In this moment, I found a place where I was devoted to this brother, and wouldn’t let him down. I wanted to show him, through my gaze, my deepest soul, my devotion to those I loved, my fierce heart ready to go to battle for him, for my family, for all of you.

In this moment, I soaked in the beauty of the light around us, the sound of other men roaring, the beauty of this fellow soul right in front of me, showing me his courage.

In this moment, I fell in love with all of it.

With life, in its total grandeur.

With pain and discomfort, as part of the divinity and magic of that moment.

With my own heart, which I often shut down in fear. No longer would I allow myself to shut down. I kept it open, and saw the absolute pristineness of my glorious heart.

I fell in love with life, and had my heart broken. And I loved the pain of that heartbreak, completely.

Thank you to my brother who held me in that space. Thank you to John and Kendra, who led me there.

And thank you to my wife, my kids, my other loved ones, and all of you, who give me a powerful reason to keep my heart open to the heartbreaking awe-inspiring discomfort of being alive.

Thursday, November 2, 2017

Simplifying Your Digital Life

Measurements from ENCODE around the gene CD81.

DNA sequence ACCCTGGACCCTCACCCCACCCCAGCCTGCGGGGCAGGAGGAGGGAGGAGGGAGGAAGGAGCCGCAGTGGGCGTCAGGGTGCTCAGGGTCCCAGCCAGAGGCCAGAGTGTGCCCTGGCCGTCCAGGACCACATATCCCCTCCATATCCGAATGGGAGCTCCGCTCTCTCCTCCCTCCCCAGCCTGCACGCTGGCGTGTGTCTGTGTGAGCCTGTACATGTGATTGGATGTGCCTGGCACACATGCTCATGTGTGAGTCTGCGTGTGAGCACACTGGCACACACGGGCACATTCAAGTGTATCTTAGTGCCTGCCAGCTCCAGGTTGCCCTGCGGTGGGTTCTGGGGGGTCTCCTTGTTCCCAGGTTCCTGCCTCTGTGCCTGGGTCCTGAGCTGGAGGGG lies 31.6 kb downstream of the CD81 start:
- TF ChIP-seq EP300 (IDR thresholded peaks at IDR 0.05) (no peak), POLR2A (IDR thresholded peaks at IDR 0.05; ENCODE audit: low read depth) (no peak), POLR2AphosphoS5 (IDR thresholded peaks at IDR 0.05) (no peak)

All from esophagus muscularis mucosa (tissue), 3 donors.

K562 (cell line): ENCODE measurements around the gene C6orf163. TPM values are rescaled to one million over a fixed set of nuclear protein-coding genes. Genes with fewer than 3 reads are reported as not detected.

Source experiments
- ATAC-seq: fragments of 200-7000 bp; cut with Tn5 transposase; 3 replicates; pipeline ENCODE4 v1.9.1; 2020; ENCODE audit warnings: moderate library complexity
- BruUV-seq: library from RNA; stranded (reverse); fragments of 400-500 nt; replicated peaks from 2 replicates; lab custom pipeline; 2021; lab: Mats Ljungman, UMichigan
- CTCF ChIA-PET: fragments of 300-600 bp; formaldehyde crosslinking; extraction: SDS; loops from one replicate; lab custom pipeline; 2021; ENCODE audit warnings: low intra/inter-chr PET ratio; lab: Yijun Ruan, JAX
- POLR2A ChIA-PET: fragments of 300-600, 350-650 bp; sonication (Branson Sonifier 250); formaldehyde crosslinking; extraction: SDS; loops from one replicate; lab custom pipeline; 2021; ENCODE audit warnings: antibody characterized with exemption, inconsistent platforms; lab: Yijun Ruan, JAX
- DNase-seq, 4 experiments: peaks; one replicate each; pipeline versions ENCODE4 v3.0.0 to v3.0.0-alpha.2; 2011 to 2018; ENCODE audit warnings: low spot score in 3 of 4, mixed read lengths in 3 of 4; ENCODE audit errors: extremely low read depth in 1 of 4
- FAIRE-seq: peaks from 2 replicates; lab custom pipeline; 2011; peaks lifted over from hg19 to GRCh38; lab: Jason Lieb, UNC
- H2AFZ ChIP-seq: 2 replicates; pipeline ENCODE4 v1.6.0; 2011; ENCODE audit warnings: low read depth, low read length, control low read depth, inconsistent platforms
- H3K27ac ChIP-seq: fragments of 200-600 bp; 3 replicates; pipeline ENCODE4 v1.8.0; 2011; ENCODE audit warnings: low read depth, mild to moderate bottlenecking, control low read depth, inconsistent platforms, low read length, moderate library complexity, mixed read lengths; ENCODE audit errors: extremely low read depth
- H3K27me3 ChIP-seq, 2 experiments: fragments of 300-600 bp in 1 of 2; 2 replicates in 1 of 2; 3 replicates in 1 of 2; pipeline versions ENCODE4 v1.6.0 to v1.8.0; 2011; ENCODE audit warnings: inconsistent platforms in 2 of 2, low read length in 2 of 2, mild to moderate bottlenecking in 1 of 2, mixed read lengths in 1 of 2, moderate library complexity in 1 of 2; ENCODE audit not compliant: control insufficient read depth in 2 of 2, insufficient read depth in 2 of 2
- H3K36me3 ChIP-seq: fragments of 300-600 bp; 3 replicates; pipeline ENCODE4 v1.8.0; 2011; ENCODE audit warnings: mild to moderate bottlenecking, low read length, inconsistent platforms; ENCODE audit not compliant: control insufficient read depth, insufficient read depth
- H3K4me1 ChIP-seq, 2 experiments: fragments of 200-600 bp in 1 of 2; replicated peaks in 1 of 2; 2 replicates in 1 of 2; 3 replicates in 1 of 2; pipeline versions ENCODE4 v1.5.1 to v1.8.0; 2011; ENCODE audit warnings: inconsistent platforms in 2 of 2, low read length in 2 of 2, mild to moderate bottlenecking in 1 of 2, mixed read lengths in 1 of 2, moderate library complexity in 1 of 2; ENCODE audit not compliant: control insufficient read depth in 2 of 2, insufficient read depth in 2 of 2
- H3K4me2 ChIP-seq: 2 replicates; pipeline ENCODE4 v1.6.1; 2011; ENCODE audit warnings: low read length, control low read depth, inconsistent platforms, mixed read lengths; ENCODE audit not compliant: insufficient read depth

By Leo Babauta

It’s a simple fact of our modern lives that we live, play, learn and connect online. But our digital lives can become overwhelming, distracting, addicting.

With so much complexity and distraction, how do we find focus? How do we live with mindfulness?

How do we find stillness, simplicity, quiet?

The answer lies in simplifying our digital lives.

When I asked you guys on Twitter about what you’d like to simplify, you responded with problems like:

  • Information overload
    • Too many apps/social media
    • Too many WhatsApp groups
    • The need to work online, but wanting to sever the digital connection
    • Too much email
    • Saving things “just in case”
    • Part of me wants to be disconnected, the other part wants to connect
    • Wanting disconnected hours
    • Wangint less usage, more time for people that matter
    • Saving too many digital reading material, falling behind & feeling overwhelmed
    • Having too much online data, too many identities
    • Having to use social network or chat apps to conenct to teams, and being constantly distracted